Environmental Concerns Over Alleged Con Ed Water Dumping



Boaters kayaking off of nearby Pier 84. Photo by Duojiao Chang

Hudson River Park at Pier 84 offers a dog park, lawns, an interactive fountain, and a beautiful view of the Manhattan skyline. But just a few piers away, the city’s largest utility company, Consolidated Edison, is accused of doing something very ugly: dumping hot water containing toxins into the river off of Pier 98 for decades.

The New York Times first reported the issue in August after Tom Fox, an advisor to the Hudson River Park Trust reviewed public records and uncovered the problem. Con Ed, as the company is locally known, rents its section of the pier from the Hudson River Park Trust and uses water from the Hudson River to cool its electrical cables. Now, civic group City Club and Fox, a representative of the club, plan to sue the company for alleged violations of the Clean Water Act, a federal law passed in 1972 to govern water pollution. The group cites dangers to aquatic life from extreme temperatures and toxins, including chloroform, in the water it’s accusing Con Ed of dumping.

“We were hoping to meet with Con Edison and discuss the issue so we didn’t have to file a lawsuit,” said Fox. “But apparently, they have chosen rather to defend themselves publicly but not talk to us.”

At a September Community Board 4 meeting, Con Ed said the environmental concerns are not substantial. “We are seeking to improve our performance and always want to do better. But in terms of impact to the river, this is a molehill,” said Venetia Lannon, Con Ed’s vice president for environmental health and safety.

But some experts say it is too soon to know the impact of Con Ed’s wastewater outflow. Using large rivers like the Hudson to discharge water in densely populated areas is common, according to Robert Pirani, a senior director at the Hudson River Foundation, a local environmental group that supports scientific research. But  water at extremely high temperatures promotes algae growth, which can be be harmful, according to Pirani.

City Club alleges the water that Con Ed is dumping is over 90 degrees.

“Having transparency and the complete record of the discharge is important to understand the situation,” said Pirani.

The Hudson River’s water quality has improved since the passing of the Clean Water Act, a 2020 report published by the Hudson River Foundation indicates. In 2019, the amount of oxygen available to fish and for other aquatic life to live hit 14 milligrams per liter, well above the 4.8 milligrams per liter threshold suggested by the Environmental Protection Agency.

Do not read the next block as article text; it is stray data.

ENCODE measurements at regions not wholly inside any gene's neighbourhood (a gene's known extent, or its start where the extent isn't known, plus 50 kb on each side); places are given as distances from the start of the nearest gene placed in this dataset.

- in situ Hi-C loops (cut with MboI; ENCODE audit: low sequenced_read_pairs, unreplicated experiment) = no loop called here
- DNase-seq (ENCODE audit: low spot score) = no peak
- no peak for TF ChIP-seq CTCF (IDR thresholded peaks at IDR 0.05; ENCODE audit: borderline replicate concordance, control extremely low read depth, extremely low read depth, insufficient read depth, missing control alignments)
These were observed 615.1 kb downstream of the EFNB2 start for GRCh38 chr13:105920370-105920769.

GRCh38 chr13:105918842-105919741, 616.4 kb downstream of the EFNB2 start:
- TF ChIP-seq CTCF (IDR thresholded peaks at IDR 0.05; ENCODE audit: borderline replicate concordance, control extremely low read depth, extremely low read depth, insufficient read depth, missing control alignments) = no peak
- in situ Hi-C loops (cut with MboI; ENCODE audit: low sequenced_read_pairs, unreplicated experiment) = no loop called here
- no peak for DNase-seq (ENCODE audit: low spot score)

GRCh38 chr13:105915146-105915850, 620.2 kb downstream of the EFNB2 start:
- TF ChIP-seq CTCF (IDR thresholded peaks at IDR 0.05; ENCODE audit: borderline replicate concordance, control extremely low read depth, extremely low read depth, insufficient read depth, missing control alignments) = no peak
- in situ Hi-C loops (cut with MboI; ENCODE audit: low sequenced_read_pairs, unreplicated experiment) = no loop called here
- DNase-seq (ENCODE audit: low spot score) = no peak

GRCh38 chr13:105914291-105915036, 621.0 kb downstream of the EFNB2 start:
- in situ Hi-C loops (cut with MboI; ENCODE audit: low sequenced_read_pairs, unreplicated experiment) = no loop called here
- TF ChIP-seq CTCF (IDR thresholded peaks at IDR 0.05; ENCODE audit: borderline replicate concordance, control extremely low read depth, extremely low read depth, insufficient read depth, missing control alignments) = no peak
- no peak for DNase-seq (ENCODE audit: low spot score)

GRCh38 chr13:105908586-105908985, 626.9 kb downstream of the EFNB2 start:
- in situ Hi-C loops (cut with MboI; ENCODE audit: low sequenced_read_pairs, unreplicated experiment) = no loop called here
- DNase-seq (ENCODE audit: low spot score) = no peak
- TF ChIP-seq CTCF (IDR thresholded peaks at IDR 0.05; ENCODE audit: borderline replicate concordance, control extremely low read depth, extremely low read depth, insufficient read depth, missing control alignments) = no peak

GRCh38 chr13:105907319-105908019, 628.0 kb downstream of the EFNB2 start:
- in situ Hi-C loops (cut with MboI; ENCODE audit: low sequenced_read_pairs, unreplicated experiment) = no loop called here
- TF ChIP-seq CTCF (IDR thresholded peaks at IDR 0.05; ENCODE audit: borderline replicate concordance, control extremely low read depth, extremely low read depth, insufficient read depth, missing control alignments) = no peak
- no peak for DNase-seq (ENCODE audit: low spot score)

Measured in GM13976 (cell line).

Despite improvement after the law was implemented, Hudson River water quality issues persist. In the summer of 2020, thousands of fish suffocated because of reduced levels of dissolved oxygen in the river.

Midtown residents and those who spend time at the pier said they are concerned Con Ed may be worsening an already existing problem.

“We spend real time seeing the water on a daily basis, experiencing it, and being a part of it. What’s happened with Con Edison is something that worries me for sure,” said Jay Cartagena, the general manager at Manhattan Kayak Company, which operates along the pier.

Marcin Steczkowski spends time at the pier every weekend with his daughter.  “The water doesn’t seem clean to me,” he said. He explained he had never – and probably would not – go on the river for kayaking or swimming.

City Club is expected to file the lawsuit in coming weeks. Fox said he hopes it will encourage communication.

“It’s to get them to look at alternatives and be more open in terms of information sharing, get us to understand better what’s happening, get the Department of Environmental Conservation to involve the public more broadly in decision making. You know, simple, simple things,” said Fox.

Con Ed did not respond to the Midtown Gazette’s request for comment on City Club’s intent to sue.